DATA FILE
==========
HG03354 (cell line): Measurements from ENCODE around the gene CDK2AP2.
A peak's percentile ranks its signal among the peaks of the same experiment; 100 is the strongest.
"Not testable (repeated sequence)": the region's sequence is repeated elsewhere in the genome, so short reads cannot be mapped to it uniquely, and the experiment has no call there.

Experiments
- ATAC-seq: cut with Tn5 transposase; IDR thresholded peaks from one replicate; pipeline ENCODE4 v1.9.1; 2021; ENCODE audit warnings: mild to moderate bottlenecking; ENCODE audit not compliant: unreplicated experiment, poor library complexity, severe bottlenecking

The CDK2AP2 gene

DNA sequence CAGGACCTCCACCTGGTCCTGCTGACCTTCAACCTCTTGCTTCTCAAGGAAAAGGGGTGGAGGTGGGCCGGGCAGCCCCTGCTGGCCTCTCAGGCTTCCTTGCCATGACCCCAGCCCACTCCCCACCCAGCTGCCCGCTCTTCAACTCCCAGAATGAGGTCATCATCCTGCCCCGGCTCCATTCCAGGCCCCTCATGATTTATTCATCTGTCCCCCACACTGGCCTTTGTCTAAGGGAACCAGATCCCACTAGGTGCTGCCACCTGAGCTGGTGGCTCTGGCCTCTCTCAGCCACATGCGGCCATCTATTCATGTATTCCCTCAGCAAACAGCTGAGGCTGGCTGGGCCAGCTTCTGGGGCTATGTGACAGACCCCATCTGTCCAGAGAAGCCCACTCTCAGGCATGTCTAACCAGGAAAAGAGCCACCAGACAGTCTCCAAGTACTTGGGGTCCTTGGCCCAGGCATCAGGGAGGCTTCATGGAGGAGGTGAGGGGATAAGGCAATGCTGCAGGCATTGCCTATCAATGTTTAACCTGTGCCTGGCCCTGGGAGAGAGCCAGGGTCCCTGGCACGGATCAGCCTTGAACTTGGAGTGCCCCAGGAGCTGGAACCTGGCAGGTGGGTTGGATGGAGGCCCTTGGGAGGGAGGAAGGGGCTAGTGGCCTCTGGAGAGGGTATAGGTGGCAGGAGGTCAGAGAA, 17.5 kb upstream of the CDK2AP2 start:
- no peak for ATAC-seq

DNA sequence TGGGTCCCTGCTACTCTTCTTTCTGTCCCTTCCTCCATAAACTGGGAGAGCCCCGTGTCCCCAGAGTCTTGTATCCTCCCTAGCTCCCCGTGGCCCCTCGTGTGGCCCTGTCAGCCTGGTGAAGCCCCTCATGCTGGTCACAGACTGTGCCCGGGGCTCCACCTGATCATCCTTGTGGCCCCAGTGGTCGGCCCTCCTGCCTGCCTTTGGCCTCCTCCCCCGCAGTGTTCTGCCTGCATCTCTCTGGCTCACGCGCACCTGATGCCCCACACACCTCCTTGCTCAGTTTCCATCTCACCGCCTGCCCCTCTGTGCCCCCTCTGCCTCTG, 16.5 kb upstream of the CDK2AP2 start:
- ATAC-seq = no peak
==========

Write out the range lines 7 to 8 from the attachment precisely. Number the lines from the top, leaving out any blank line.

DNA sequence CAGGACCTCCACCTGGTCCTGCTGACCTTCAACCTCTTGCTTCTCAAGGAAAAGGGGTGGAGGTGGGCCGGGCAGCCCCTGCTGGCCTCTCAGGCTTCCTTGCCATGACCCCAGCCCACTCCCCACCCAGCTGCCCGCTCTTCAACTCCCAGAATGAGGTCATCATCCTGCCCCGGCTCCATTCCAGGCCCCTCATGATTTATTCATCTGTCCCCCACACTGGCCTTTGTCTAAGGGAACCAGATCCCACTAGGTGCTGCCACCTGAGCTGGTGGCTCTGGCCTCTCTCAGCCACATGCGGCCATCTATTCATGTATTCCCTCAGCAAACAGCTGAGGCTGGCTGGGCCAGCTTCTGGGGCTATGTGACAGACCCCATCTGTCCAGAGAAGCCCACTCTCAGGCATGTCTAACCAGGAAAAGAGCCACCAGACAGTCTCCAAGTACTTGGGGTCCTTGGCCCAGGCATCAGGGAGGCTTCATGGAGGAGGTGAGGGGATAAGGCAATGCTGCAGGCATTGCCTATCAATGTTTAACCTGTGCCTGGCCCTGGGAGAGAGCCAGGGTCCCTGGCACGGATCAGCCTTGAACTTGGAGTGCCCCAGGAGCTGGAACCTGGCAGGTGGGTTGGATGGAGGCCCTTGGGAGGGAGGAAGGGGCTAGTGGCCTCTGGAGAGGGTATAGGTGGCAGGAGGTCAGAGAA, 17.5 kb upstream of the CDK2AP2 start:
- no peak for ATAC-seq